Denny’s Corp. has deployed a new Shareable Family Packs platform, steamlined its menus for off-premise and labor savings and arranged help for franchisees as it emerges from coronavirus pandemic restrictions, company executive said Tuesday.
The Spartanburg, S.C.-based family-dining chain, in releasing its second-quarter earnings, said average unit weekly off-premise sales had nearly doubled since before the COVID-19 pandemic was declared in March.
“Average weekly sales for all of off-premise have almost doubled since the beginning of the pandemic, growing from approximately $4,000 per week in February to approximately $7,900 in July,” said John Miller, Denny’s CEO.
“As the dining experience shifted for guests,” he said, “it was important for us to develop a streamlined menu to feature some of our more popular products and allow for greater kitchen speed and efficiency.”
The Shareable Family Packs were introduced April 7. They serve four to five people and are priced between $24.99 and $28.99, and all are available for takeout or delivery.
“We have continued to evolve this platform and now offer desserts and milkshakes along with our popular Grand Slam burgers and chicken tender meals for feeding a family of four,” Miller said.
Reduced operating hours for Denny’s units because of coronavirus restrictions were continuing to impact same-store sales. About 30% of the brand’s domestic units are operating at the full 24 hours.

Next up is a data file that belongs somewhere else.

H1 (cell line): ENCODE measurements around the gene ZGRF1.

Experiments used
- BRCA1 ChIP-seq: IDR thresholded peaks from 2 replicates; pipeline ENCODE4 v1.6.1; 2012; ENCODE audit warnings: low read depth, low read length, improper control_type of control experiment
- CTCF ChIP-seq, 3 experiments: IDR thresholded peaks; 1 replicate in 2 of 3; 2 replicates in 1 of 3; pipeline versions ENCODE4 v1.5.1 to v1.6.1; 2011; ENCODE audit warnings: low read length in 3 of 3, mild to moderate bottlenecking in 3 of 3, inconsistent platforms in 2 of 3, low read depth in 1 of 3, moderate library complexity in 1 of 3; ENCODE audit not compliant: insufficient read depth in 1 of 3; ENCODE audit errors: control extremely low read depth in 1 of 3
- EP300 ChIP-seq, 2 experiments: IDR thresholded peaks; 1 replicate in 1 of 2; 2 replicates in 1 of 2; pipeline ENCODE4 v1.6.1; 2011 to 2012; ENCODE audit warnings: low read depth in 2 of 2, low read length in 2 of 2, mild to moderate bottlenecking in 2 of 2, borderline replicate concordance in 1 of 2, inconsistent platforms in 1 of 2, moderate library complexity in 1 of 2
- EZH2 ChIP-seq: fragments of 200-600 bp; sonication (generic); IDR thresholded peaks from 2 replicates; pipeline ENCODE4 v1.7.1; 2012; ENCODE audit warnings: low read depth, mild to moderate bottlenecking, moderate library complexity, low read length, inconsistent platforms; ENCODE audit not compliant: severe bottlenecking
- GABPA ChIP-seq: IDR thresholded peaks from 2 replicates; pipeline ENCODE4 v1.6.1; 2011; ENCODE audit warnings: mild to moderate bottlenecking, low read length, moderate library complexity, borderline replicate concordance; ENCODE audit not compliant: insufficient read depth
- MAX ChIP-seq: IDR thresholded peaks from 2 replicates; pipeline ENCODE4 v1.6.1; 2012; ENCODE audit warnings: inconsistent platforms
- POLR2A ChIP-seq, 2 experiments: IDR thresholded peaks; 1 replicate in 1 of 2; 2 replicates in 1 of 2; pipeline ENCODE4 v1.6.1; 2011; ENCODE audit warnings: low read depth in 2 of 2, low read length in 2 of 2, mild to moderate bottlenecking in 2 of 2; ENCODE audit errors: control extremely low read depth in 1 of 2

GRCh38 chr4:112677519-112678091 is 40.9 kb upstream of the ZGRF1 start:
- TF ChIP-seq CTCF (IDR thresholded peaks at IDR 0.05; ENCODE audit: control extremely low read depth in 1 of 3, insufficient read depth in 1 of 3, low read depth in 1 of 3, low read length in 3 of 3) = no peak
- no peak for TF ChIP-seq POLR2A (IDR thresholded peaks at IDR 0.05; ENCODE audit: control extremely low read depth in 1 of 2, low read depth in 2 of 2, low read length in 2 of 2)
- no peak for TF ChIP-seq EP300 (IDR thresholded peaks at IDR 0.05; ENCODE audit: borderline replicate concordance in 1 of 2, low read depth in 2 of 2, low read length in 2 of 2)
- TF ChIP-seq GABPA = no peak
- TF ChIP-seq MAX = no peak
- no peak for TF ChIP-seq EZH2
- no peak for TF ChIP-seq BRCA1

“Preliminary July systemwide same-store sales were similar to June and down approximately 39%,” Miller said. “This is despite including a partial month of the dine-in shutdown across California, a key state for Denny's that encompasses approximately 25% of our domestic restaurants.”
Miller said he was encouraged that the preliminary same-store sales for the last fiscal week of July were down about 41%, which included the full impact of California again shutting down dine-in capacity.
“These sales results are a significant improvement from the low point of negative 80% in the final week of March and leads us to believe that we have already seen the lowest sales levels of this pandemic,” he said.
Mark Wolfinger, Denny's president, said year-to-date Denny’s closures totaled 31, including 15 franchised restaurants shuttered in New York and reported in May.
Nine of the closed New York restaurants have been either purchased or going to be purchased. They “will be reopening under another franchisee's ownership,” Wolfinger said.
Of the closed restaurants, Wolfinger said, “The AUVs or averaging unit volumes of these restaurants were well below the franchise average prior to COVID-19, and with increasing top-line pressure, these restaurants unfortunately could not sustain in the current environment. The pandemic’s impact accelerated these closings, as we had anticipated them closing in the next several years anyway due to lower sales volumes and continued inflationary pressures.”
He said the average restaurant requires about 70% of its 2019 sales in order to cover both fixed and variable cost items.
For the second quarter ended June 24, Denny’s swung to a loss of $14 million, or 25 cents a share, from a profit of $49.7 million, or 79 cents a share, in the same period last year. Revenues fell 54.9% to $136.9 million from $303.3 million in the prior-year quarter.
“This quarter has proven to be one of the most difficult quarters this country — and especially the full-service restaurant industry — has ever seen,” Miller acknowledged.
Denny’s franchises, licenses and operates 1,683 restaurants around the world, including 147 restaurants outside the United States.
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